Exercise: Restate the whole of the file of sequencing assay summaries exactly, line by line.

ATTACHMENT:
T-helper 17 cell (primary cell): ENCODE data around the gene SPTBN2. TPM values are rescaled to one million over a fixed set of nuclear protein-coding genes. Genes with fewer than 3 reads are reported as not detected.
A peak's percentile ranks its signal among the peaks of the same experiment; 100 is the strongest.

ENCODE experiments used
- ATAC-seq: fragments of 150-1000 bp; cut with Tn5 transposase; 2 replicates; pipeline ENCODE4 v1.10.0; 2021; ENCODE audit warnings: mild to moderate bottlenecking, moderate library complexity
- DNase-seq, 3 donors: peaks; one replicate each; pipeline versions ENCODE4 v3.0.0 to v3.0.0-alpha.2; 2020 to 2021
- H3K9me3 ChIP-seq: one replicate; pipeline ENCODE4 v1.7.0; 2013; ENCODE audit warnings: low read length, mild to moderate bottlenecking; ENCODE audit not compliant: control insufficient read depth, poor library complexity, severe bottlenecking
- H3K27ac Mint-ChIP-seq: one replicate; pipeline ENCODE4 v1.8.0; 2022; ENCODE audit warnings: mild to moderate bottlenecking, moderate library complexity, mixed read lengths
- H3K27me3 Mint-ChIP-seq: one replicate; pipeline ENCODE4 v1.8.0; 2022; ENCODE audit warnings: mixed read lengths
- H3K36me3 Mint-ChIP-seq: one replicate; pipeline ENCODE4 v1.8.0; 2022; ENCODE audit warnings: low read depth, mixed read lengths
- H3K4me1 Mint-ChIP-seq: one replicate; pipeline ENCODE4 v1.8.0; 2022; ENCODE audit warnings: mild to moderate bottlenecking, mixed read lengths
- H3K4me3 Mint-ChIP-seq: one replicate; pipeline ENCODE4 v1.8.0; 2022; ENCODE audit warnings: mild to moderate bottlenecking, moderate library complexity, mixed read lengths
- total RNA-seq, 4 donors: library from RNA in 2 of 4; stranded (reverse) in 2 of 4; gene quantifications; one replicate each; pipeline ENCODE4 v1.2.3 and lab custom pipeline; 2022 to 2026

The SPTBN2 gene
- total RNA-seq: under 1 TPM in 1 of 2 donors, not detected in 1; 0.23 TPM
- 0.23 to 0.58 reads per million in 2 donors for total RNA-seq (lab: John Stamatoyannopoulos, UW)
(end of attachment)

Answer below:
T-helper 17 cell (primary cell): ENCODE data around the gene SPTBN2. TPM values are rescaled to one million over a fixed set of nuclear protein-coding genes. Genes with fewer than 3 reads are reported as not detected.
A peak's percentile ranks its signal among the peaks of the same experiment; 100 is the strongest.

ENCODE experiments used
- ATAC-seq: fragments of 150-1000 bp; cut with Tn5 transposase; 2 replicates; pipeline ENCODE4 v1.10.0; 2021; ENCODE audit warnings: mild to moderate bottlenecking, moderate library complexity
- DNase-seq, 3 donors: peaks; one replicate each; pipeline versions ENCODE4 v3.0.0 to v3.0.0-alpha.2; 2020 to 2021
- H3K9me3 ChIP-seq: one replicate; pipeline ENCODE4 v1.7.0; 2013; ENCODE audit warnings: low read length, mild to moderate bottlenecking; ENCODE audit not compliant: control insufficient read depth, poor library complexity, severe bottlenecking
- H3K27ac Mint-ChIP-seq: one replicate; pipeline ENCODE4 v1.8.0; 2022; ENCODE audit warnings: mild to moderate bottlenecking, moderate library complexity, mixed read lengths
- H3K27me3 Mint-ChIP-seq: one replicate; pipeline ENCODE4 v1.8.0; 2022; ENCODE audit warnings: mixed read lengths
- H3K36me3 Mint-ChIP-seq: one replicate; pipeline ENCODE4 v1.8.0; 2022; ENCODE audit warnings: low read depth, mixed read lengths
- H3K4me1 Mint-ChIP-seq: one replicate; pipeline ENCODE4 v1.8.0; 2022; ENCODE audit warnings: mild to moderate bottlenecking, mixed read lengths
- H3K4me3 Mint-ChIP-seq: one replicate; pipeline ENCODE4 v1.8.0; 2022; ENCODE audit warnings: mild to moderate bottlenecking, moderate library complexity, mixed read lengths
- total RNA-seq, 4 donors: library from RNA in 2 of 4; stranded (reverse) in 2 of 4; gene quantifications; one replicate each; pipeline ENCODE4 v1.2.3 and lab custom pipeline; 2022 to 2026

The SPTBN2 gene
- total RNA-seq: under 1 TPM in 1 of 2 donors, not detected in 1; 0.23 TPM
- 0.23 to 0.58 reads per million in 2 donors for total RNA-seq (lab: John Stamatoyannopoulos, UW)